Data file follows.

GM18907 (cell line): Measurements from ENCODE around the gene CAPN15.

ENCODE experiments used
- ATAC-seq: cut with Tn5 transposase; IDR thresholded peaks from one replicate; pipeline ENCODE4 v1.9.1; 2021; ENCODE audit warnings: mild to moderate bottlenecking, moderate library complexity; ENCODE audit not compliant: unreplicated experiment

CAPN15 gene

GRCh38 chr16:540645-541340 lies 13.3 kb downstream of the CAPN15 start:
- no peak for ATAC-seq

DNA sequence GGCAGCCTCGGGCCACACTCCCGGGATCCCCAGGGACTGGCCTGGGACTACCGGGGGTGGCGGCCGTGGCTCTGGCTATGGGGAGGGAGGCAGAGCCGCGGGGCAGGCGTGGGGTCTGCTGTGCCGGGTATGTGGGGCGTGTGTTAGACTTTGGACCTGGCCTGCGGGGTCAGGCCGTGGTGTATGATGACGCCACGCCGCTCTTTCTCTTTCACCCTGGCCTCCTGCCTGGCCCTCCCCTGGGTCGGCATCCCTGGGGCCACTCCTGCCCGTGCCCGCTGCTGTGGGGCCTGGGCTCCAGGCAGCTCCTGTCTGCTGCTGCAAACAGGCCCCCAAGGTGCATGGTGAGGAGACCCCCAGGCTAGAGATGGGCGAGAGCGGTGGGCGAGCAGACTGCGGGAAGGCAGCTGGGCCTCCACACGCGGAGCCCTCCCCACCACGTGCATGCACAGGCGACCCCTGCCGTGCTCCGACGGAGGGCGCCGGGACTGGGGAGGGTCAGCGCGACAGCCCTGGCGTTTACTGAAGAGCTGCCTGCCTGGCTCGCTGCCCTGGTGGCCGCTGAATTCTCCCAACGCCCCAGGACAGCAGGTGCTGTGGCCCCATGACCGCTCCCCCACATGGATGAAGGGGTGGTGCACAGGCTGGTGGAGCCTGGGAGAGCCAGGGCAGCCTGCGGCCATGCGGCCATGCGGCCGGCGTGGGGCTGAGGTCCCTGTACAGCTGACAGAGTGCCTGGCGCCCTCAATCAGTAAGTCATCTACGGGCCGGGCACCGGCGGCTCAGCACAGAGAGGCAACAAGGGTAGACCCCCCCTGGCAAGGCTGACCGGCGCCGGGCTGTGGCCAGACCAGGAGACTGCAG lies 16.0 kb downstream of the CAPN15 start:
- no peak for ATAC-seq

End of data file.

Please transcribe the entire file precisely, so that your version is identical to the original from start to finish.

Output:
GM18907 (cell line): Measurements from ENCODE around the gene CAPN15.

ENCODE experiments used
- ATAC-seq: cut with Tn5 transposase; IDR thresholded peaks from one replicate; pipeline ENCODE4 v1.9.1; 2021; ENCODE audit warnings: mild to moderate bottlenecking, moderate library complexity; ENCODE audit not compliant: unreplicated experiment

CAPN15 gene

GRCh38 chr16:540645-541340 lies 13.3 kb downstream of the CAPN15 start:
- no peak for ATAC-seq

DNA sequence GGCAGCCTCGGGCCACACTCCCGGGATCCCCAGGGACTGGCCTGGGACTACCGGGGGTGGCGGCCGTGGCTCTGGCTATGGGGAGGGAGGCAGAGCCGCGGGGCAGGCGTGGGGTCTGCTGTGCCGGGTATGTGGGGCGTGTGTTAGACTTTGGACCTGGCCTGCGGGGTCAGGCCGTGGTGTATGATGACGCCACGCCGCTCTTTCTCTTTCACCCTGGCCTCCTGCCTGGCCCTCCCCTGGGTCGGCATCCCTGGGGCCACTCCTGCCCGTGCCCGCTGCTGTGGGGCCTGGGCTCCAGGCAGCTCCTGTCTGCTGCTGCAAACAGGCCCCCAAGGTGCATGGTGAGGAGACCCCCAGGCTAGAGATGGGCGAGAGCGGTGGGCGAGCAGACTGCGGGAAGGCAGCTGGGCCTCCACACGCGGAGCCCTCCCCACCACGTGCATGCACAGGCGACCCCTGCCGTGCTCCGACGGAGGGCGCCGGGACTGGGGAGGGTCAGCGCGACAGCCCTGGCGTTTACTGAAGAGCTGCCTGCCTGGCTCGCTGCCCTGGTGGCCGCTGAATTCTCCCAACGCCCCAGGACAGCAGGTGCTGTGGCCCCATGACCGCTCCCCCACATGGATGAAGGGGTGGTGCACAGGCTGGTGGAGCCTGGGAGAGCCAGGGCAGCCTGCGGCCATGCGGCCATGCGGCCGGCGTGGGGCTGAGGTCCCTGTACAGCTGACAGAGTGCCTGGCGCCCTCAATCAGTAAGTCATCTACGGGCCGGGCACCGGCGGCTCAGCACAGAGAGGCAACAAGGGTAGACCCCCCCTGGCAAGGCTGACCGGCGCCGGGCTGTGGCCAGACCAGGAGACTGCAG lies 16.0 kb downstream of the CAPN15 start:
- no peak for ATAC-seq